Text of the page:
(First published in the Nelson Mail and Manawatu Standard, November 25.)
The Wellington writer and academic Vincent O’Sullivan was right on the nail last week when he compared literary plagiarists with drug cheats in sport.
He was talking, of course, about the scandal surrounding acclaimed author Witi Ihimaera’s latest novel The Trowenna Sea, which an alert reviewer in The Listener exposed as being littered with passages pinched from other writers (16 at first count, though more have since been discovered).
In a clever analogy with sport, O’Sullivan described plagiarism as a performance-enhancing technique that provided an unfair advantage over contemporaries and colleagues.
More to the point, it’s also an unforgiveable breach of faith with Ihimaera’s loyal readers, who will be left wondering whether other passages in the books they have so admired were not the writer’s own.
O’Sullivan was one of only two writers, to my knowledge, who spoke out unequivocally about Ihimaera’s conduct. The other was C K Stead, who was sharply critical of Auckland University, Ihimaera’s employer, for playing down the gravity of the author’s ethical breach. Otherwise the literary world observed a deafening silence.
Retired historian Keith Sorrenson waded into the debate too, disclosing that he had been plagiarised in Ihimaera’s novel The Matriarch back in 1986. So Maoridom’s most accomplished literary figure – the man who also gave us The Whale Rider – has previous form, to coin a phrase.
I loved Sorrenson’s answer to a question put to him by Kathryn Ryan of Radio New Zealand. Asked if plagiarism could be committed accidentally, the retired professor conceded that it could, but then added pointedly that Ihimaera seemed to be accident-prone.
Inevitably there has been an element of the tall poppy syndrome in the public outcry over Ihimaera’s deceit. Writers have a reputation for preciousness and a lot of people will have quietly enjoyed the spectacle of one being publicly skewered.
Nonetheless, plagiarism is a very serious charge and the affair has heaped shame not only on Ihimaera himself but also on the university, which employs him as a professor of English and “Distinguished Creative Fellow in Maori Literature” (don’t they love grandiloquent titles?), and on Ihimaera’s publishers, Penguin.
The Arts Foundation has egg on its face too, having honoured Ihimaera with a $50,000 grant only days after the Listener’s exposé appeared. The Dominion Post carried a photo of a beaming Ihimaera proudly posing with his fellow grant recipients as if nothing had happened.
The foundation’s error of judgment reflected what seemed to be a complacent misconception, shared by all those in Ihimaera’s camp – and perhaps by Ihimaera himself – that his illustrious reputation would protect him from lasting harm.
All those in a position to act decisively when the controversy erupted chose instead to tread water in the apparent belief that it would soon blow over. An anonymous commenter on David Farrar’s popular Kiwiblog speculated mischievously that Ihimaera may have been considered bulletproof because he was Maori and gay.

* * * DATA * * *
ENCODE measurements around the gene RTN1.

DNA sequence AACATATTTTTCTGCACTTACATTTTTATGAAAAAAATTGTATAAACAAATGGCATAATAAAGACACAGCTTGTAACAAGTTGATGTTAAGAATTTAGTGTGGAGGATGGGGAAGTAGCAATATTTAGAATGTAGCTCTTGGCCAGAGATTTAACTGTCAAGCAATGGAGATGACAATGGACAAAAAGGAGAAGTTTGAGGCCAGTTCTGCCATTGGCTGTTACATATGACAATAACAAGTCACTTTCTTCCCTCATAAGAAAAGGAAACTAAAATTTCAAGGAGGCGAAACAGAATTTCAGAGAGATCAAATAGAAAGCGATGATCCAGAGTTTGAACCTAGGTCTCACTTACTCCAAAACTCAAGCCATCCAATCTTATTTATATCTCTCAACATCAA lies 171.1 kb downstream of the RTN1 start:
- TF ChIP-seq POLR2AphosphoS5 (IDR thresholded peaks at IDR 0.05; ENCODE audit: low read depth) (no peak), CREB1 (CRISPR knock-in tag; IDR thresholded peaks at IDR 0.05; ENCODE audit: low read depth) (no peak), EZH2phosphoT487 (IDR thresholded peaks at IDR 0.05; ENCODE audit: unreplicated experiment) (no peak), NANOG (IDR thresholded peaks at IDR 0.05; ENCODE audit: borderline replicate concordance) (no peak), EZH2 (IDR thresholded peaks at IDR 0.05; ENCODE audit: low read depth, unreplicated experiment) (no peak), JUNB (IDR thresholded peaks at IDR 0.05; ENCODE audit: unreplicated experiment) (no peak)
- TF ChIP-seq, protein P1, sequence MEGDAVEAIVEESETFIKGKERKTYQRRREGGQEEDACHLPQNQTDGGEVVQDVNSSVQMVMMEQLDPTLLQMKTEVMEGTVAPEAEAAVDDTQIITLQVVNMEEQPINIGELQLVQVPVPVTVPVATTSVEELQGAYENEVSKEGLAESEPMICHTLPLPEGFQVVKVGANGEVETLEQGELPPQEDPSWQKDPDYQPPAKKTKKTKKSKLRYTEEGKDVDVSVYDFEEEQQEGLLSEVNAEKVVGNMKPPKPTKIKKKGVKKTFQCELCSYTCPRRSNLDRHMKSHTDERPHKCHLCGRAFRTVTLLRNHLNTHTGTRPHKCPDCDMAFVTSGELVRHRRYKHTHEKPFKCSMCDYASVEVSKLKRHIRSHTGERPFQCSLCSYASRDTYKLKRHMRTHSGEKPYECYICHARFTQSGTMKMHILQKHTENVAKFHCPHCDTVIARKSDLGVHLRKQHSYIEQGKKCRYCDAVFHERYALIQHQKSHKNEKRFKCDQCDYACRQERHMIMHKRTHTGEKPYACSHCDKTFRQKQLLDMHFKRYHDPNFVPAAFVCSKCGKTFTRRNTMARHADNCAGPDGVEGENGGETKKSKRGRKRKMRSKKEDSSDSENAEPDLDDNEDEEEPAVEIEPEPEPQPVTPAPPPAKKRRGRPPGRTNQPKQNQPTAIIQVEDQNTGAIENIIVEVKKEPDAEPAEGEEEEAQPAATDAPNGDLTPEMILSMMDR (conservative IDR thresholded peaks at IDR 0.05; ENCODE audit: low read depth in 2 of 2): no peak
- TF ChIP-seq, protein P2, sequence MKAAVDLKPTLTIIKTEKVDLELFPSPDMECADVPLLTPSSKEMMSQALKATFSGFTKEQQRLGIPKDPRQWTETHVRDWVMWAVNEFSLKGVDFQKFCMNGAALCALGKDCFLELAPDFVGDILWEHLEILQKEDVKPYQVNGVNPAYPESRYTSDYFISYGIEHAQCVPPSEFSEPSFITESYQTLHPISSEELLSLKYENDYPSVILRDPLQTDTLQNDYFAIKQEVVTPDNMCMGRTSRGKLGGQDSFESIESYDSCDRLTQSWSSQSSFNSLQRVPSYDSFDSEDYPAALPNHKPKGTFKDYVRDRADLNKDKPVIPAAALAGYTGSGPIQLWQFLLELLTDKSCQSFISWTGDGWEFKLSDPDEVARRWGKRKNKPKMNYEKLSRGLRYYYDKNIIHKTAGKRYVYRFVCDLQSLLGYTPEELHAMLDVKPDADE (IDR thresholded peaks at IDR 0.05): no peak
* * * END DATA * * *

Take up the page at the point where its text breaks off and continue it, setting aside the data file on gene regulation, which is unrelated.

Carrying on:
The foundation subsequently defended itself by saying the $50,000 award recognised Ihimaera’s whole body of work. Problem is, a cloud of suspicion now hangs over that body of work. Credibility can take a lifetime to achieve but only a moment to destroy.
Once caught out, Ihimaera seemed to hope that an apology would put the affair to rest, just as it apparently did all those years ago when Sorrenson confronted him over The Matriarch. But it very quickly became clear that people struggled to accept the writer’s assurance that the plagiarism in The Trowenna Sea was nothing more than an inadvertent oversight.
An incredulous Paul Holmes, writing in the Herald on Sunday, challenged Auckland University’s Dean of Arts, Jan Crosthwaite, over her bland statement that the university was satisfied there was no deliberate wrongdoing on Ihimaera’s part.
“Excuse me?” wrote Holmes. “How do you plagiarise in a way that is not deliberate? How do you plagiarise by accident?”
Like Holmes, I fail to see how Ihimaera could have lifted whole chunks of text from other people’s books and then somehow forgotten to acknowledge them.
Ihimaera says in his defence that the plagiarised passages made up only 0.4 percent of The Trowenna Sea. This is like a thief pleading in mitigation that he stole only one flat-screen TV when he could have done a ram raid and stripped the entire store.
But here’s the real puzzle: why on earth would a writer of Ihimaera’s reputation risk everything for 0.4 percent of his novel? Why would he jeopardise his credibility for the sake of such a tiny fragment?
In a long career in journalism I have known several people who were exposed as plagiarists and whose careers suffered as a result. Most of them, like Ihimaera, were good writers who didn’t need to rip off other people’s material, and I wondered why they would take the chance.
I suppose they did it because they thought they could get away with it. But the risk of being found out was higher than one might think.
It seemed that no matter how obscure the source material, someone had read it before and recognised it when it turned up in another guise. Google’s Internet search engine, which is how Ihimaera was caught out by The Listener, makes it even more likely than ever that plagiarists will be exposed. But of course we can never know how many cases have gone undetected.
At the time of writing, I get the impression this affair still has some way to run. Those in a position to have done something meaningful to atone for Ihimaera’s misconduct ducked for cover in the hope that the whole nasty business would go away, but it hasn’t, and it won’t.